Perihelion Science Fiction

Sam Bellotto Jr.

Eric M. Jones
Contributing Editor


Rules Concerning Earthlight
by Dale Ivan Smith and K.C. Ball

Waters of Lethe
by Ian Sales

Return of the Mayflower
by Gerald Warfield

Life Out of Harmony
by Rebecca Birch

Our Old Crossed Stars
by Travis Knight

Another Time in France
by Sylvia Anna Hiven

His Special Birthday
by Chet Gottfried

Sucks to Be You
by Tim McDaniel

8 Minutes, 15 Seconds
by Levi Jacobs

by Steve Rodgers

One-Way Ticket
by Milo James Fowler


Cool Facts About Cats
by Eric M. Jones

A Real Krell Brain Boost
by John McCormick




Shorter Stories

Comic Strips




Waters of Lethe

By Ian Sales

UNLIKE THE SPACECRAFT WHICH brought it to Europa, the bathyscaphe is sleek and streamlined. It floats in the centre of the ice-cavern, held in place by a web of hoses and cables. Beneath it, a circular shaft thirty metres in diameter has been drilled through two kilometres of ice to the moon’s world-ocean. The bathyscaphe’s hull is a blunt aerofoil fifteen metres long and a third of that in height, painted in bold yellow and black squares. It is poised leading-edge downward, as if impatient to fly at the water far below. Beneath the hull hangs a red spherical gondola, boasting a single small and bright eye.

He has fought for that window, though it weakens the structure of the pressure-sphere within the gondola. To sink to such depths and not see his surroundings with his own eyes would render the descent pointless. He will be a witness for all: the light must hit his retinas unmediated by technology.

Or they might as well send a remotely-operated vehicle.

He pushes himself from the entrance, and sails across the cavern some three metres above the ice floor. As he passes over the shaft, he looks down. He cannot fall, but his pulse still quickens. The shaft narrows to a blue-white point: it is a well so deep, the dark water at its bottom is beyond sight. He has dreamt of black water, of lightless oceans, for weeks now; he remembers having similar nightmares as a child. Then, it was the opacity of the water and what might lie hidden beneath its placid surface, ready to leap out and pull him under. Now, his fears are intellectual, informed by engineering and science—pressure, distance, temperature.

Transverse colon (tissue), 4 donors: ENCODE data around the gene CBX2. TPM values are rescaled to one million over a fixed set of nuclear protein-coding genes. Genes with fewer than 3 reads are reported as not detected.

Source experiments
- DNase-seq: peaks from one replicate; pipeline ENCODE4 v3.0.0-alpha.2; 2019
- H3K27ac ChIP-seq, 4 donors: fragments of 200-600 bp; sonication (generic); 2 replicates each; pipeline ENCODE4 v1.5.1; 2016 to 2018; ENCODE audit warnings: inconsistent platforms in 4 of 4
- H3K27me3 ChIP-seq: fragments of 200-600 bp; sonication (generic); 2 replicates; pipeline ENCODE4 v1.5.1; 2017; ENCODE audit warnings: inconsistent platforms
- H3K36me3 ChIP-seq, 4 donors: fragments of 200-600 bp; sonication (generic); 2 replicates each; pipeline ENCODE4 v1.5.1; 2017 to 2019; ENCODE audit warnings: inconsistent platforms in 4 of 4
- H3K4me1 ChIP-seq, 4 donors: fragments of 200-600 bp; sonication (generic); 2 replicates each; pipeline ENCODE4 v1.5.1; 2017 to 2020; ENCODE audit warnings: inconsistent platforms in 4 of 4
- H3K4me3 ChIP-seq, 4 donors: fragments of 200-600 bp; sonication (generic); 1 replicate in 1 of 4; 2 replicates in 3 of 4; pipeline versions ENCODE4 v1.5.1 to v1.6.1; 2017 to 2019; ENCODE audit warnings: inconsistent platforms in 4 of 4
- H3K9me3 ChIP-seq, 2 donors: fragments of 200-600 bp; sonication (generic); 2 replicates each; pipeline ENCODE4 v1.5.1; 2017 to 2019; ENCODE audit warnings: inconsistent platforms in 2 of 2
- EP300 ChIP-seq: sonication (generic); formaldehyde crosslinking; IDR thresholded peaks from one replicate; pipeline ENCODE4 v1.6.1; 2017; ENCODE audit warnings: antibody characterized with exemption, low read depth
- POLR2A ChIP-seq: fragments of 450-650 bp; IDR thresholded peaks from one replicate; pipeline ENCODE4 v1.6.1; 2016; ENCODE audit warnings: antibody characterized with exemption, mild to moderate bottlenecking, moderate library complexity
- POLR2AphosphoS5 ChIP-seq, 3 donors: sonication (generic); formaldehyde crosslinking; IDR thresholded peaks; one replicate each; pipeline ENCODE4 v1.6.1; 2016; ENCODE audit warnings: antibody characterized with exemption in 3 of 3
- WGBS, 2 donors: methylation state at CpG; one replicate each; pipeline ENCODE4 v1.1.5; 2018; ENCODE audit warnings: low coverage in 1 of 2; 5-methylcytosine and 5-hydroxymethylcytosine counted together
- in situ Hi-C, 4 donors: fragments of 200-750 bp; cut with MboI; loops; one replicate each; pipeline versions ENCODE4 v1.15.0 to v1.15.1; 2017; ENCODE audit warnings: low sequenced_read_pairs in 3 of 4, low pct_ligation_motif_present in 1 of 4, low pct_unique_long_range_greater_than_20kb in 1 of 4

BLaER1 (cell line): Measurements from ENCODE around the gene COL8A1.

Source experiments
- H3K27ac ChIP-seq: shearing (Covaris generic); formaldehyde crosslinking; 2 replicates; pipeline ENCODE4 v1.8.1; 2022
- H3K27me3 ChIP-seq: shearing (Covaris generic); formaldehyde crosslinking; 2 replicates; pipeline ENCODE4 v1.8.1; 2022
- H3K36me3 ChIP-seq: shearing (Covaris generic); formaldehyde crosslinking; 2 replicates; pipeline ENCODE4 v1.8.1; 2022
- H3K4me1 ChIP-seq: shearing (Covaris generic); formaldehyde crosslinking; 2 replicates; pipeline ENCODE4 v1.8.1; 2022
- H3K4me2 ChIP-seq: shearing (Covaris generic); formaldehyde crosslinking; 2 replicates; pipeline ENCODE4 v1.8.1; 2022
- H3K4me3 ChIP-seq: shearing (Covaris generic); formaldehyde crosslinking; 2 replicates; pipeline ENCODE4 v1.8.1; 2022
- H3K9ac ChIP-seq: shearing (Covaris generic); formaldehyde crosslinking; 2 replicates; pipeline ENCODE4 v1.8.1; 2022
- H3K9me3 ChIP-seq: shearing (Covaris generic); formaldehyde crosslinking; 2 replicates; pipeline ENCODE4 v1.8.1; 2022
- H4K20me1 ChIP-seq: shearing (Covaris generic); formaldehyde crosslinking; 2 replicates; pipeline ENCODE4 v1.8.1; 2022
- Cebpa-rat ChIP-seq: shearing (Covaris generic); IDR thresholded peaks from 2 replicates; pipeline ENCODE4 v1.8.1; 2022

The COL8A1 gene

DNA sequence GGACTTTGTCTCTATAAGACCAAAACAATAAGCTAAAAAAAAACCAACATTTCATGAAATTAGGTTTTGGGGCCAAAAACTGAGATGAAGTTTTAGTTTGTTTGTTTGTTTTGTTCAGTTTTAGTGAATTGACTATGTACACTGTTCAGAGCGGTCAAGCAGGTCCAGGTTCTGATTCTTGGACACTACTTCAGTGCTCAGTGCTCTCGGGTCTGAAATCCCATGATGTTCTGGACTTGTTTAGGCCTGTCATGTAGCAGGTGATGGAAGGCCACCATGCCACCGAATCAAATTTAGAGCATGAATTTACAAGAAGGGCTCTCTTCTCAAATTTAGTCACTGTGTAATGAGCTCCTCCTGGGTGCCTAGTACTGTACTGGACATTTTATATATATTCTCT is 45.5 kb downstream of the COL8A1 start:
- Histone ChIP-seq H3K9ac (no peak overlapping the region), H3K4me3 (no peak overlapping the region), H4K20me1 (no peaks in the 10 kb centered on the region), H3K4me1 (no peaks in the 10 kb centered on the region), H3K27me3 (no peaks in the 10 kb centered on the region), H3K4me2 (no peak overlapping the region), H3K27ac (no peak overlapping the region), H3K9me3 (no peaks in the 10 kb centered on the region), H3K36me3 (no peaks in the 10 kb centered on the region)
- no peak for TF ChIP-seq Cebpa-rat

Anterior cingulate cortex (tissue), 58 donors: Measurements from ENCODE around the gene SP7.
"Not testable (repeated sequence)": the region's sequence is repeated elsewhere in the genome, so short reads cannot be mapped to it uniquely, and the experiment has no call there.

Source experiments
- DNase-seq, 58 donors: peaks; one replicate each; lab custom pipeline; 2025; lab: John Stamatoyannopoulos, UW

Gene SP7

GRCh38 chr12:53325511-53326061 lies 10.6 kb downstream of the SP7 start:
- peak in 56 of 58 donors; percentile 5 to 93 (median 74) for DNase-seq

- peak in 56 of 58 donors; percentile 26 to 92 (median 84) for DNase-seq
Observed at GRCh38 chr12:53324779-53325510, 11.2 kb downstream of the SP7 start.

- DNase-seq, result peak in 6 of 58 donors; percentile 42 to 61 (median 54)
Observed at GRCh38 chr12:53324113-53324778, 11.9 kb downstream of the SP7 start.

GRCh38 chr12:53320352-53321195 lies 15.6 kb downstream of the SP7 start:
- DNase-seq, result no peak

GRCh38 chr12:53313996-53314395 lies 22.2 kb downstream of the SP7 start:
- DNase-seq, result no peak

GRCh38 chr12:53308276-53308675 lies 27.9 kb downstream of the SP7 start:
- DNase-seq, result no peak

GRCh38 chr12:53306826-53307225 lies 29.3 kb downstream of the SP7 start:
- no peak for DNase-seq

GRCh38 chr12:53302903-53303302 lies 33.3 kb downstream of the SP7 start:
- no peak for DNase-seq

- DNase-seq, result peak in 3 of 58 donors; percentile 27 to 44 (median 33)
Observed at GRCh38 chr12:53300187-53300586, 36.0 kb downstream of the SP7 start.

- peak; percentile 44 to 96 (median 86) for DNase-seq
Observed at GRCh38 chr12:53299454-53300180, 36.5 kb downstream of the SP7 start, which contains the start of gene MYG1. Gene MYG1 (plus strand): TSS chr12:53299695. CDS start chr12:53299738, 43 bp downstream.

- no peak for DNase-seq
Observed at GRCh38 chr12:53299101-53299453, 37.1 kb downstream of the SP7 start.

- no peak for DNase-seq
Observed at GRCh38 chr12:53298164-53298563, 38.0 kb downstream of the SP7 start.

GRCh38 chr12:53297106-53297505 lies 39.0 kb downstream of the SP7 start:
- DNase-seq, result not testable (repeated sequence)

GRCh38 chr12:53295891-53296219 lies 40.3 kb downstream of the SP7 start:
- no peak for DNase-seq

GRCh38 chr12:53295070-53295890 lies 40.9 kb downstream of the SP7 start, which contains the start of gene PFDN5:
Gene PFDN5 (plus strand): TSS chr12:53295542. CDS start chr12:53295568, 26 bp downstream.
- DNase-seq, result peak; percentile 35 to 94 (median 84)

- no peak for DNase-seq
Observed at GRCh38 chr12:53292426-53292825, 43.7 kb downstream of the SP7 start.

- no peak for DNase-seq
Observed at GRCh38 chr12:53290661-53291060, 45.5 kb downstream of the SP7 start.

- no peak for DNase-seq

Reaching for a cable, he brings himself to a halt, and hangs beside the bathyscaphe’s gondola. The two-metre sphere of graphene will protect him from the crushing pressure in the depths of Europa’s ocean as he descends one hundred kilometres through water that has never been warmed by the light of the sun. Although ten times deeper than Earth’s deepest ocean, the low gravity means the ocean-bed pressure is some 1,300 kilograms per square centimetre, only twenty percent more than its Earthly equivalent.

The hull of the bathyscaphe is constructed of syntactic foam and dense metal ballast. This last is needed so the vessel actually sinks—that low Europan gravity again, only 0.134 times that of Earth. The hull also contains: cameras, detectors, lights, manoeuvring ducted-propellers and batteries.

He has named the bathyscaphe the Rhadamanthus, after one of the sons of Europa. Rhadamanthus was made one of the judges of the dead. He hopes he has not chosen a fateful name—but choosing a name from mythology always seems to make a hostage to fortune of a craft.